Phishing attacks are a powerful social-engineering weapon in a hacker’s arsenal. As has been proven time and time again, people in both the public and private sector are able to be goaded into enabling malicious code via spoofed email. In an attempt to curtail the rise in phishing attacks against government agencies, various entities have employed the Domain-based Message Authentication, Reporting, and Conformance (DMARC) protocol. DMARC functions by blocking emails that come from third-party sources, contrary to the official offices (like the FBI) that they impersonate.
As Threatpost reports, the number of agencies in the U.S. government utilizing DMARC is only 2 percent of the total U.S. government domains. It was this issue that was addressed in a letter to the DHS. Written by Sen. Ron Wyden (D-Ore.), the letter went in detail of how imperative the implementation of DMARC is to the overall cybersecurity of key government sources. As Sen. Wyden states:
I write to ask you to take immediate steps to ensure that hackers cannot send emails that impersonate federal agencies... the threat posed by criminals and foreign governments impersonating U.S. government agencies is real.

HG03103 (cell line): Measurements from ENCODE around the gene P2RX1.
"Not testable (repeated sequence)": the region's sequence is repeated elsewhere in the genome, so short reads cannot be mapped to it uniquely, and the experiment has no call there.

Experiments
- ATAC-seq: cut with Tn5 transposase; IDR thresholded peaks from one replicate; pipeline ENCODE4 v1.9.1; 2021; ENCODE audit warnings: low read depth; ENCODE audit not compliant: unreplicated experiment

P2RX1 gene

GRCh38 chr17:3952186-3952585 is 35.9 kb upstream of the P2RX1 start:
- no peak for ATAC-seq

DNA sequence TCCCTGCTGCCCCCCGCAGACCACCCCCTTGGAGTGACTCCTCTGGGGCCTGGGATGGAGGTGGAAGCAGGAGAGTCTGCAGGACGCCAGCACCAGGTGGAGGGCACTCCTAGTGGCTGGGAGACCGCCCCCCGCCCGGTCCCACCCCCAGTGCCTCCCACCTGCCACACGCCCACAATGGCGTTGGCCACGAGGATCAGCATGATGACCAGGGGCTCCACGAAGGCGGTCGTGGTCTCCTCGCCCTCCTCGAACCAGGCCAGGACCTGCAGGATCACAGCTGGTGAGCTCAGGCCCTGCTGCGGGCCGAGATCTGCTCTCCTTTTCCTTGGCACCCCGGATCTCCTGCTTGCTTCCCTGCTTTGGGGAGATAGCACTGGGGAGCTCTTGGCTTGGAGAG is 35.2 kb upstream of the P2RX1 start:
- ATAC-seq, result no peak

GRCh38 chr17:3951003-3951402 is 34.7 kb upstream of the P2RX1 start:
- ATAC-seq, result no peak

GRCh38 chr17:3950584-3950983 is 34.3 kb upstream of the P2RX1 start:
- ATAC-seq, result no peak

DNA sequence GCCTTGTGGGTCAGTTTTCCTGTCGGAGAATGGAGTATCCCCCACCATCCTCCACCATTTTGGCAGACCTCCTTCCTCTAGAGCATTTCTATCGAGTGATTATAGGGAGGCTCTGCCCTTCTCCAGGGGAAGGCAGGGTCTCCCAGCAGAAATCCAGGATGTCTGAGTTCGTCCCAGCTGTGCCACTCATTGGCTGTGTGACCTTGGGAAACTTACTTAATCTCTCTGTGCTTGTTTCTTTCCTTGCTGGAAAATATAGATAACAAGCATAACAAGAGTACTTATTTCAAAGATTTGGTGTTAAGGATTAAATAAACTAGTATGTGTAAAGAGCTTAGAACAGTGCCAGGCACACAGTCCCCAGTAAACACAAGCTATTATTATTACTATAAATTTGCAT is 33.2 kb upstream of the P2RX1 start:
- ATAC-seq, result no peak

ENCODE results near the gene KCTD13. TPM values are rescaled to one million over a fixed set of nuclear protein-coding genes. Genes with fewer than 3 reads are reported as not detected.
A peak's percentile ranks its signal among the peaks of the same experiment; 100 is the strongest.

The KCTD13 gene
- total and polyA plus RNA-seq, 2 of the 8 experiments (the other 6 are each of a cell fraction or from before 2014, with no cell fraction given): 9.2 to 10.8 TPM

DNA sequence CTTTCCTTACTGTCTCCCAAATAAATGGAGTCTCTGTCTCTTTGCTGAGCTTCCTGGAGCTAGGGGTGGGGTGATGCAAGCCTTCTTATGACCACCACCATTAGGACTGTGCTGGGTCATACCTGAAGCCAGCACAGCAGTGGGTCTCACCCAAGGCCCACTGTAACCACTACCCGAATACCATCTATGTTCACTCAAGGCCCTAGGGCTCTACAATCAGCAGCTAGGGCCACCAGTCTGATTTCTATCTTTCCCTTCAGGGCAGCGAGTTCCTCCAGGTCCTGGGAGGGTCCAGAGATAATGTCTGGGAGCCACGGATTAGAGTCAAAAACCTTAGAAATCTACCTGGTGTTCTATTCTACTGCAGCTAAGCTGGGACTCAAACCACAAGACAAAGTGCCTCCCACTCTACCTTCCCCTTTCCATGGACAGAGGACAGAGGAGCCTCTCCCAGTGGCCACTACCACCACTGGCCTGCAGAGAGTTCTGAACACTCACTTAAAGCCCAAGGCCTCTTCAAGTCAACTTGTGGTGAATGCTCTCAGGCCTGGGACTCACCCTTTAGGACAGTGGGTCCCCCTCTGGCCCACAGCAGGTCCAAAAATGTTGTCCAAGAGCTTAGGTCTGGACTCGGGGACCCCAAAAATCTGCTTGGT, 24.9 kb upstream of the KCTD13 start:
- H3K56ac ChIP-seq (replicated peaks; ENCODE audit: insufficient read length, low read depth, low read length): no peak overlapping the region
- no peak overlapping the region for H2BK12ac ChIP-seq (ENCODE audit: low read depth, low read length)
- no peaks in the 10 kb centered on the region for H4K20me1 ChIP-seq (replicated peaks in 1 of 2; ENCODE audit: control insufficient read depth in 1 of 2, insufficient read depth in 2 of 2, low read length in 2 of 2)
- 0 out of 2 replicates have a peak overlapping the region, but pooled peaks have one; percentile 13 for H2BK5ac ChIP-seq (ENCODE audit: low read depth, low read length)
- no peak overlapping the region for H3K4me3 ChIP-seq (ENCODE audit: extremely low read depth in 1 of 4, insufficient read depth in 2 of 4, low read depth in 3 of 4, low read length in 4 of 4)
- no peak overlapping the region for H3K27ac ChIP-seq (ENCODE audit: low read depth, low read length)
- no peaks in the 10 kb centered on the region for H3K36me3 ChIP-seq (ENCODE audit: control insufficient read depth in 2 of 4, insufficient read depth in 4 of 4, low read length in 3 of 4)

He then goes on to mention successful implementation efforts of DMARC in the United Kingdom:
Government-wide implementation of DMARC has had a huge impact in the United Kingdom. In 2016, the UK required all government agencies to enable DMARC. As a result, the UK’s tax agency has stated that it reduced the number of phishing emails purporting to come from that agency by a staggering 300 million messages in one year
DMARC is indeed a step in the correct direction should the U.S. government implement it, but to treat the protocol as a magic bullet against phishing would be foolish. Every filter has a workaround, and DMARC, in particular, has not totally prevented phishing attacks against companies (e.g. Yahoo, Google) that have implemented it.
It will take more than a letter from one senator to convince the government to even approach DMARC for broader use. I suppose the hope is that more members of Congress will back Sen. Wyden in his campaign and perhaps get a bill introduced to the Senate floor. Only time will tell.
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